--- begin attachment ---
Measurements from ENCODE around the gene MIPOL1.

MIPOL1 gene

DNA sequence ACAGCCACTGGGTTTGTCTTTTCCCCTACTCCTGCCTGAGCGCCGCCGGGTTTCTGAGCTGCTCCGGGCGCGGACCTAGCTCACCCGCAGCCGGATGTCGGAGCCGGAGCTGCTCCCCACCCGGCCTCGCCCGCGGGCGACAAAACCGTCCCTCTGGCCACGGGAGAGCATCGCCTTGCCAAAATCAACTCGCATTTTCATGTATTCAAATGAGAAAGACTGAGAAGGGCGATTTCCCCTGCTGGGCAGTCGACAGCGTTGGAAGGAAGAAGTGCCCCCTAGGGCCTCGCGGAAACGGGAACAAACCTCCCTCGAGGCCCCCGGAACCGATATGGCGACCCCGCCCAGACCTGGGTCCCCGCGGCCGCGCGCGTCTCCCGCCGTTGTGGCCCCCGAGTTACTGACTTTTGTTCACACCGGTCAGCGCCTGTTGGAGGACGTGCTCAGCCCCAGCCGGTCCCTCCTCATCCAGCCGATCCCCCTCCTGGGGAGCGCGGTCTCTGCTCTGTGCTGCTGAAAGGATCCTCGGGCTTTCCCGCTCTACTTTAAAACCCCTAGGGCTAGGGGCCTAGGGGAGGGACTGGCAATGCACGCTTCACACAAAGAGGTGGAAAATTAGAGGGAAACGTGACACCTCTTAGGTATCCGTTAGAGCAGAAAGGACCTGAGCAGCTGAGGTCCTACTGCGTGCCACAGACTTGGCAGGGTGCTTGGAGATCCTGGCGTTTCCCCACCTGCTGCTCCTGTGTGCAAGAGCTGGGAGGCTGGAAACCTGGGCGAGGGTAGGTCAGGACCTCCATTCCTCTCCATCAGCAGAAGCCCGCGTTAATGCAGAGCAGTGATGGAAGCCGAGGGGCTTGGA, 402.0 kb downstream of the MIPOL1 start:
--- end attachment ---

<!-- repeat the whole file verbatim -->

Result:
Measurements from ENCODE around the gene MIPOL1.

MIPOL1 gene

DNA sequence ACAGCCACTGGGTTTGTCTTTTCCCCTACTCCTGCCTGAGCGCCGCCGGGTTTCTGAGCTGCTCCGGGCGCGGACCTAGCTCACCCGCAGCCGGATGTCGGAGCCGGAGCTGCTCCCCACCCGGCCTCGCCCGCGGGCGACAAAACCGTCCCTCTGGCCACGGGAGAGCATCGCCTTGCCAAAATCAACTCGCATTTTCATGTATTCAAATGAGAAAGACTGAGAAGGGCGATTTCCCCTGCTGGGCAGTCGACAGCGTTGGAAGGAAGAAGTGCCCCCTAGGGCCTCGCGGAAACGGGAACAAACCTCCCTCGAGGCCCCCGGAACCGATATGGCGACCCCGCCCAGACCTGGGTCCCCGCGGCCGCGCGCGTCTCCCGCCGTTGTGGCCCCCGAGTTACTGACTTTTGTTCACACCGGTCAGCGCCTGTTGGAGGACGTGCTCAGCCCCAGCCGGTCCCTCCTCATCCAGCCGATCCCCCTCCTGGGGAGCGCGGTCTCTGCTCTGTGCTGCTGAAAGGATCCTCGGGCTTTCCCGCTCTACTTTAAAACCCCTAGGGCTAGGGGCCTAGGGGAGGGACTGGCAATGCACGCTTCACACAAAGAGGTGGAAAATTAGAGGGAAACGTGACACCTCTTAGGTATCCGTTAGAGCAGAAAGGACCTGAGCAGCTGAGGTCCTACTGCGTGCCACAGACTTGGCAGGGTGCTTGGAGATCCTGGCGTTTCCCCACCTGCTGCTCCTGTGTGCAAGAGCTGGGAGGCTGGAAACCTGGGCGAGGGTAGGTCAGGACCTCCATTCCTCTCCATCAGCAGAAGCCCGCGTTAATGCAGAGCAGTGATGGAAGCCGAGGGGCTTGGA, 402.0 kb downstream of the MIPOL1 start: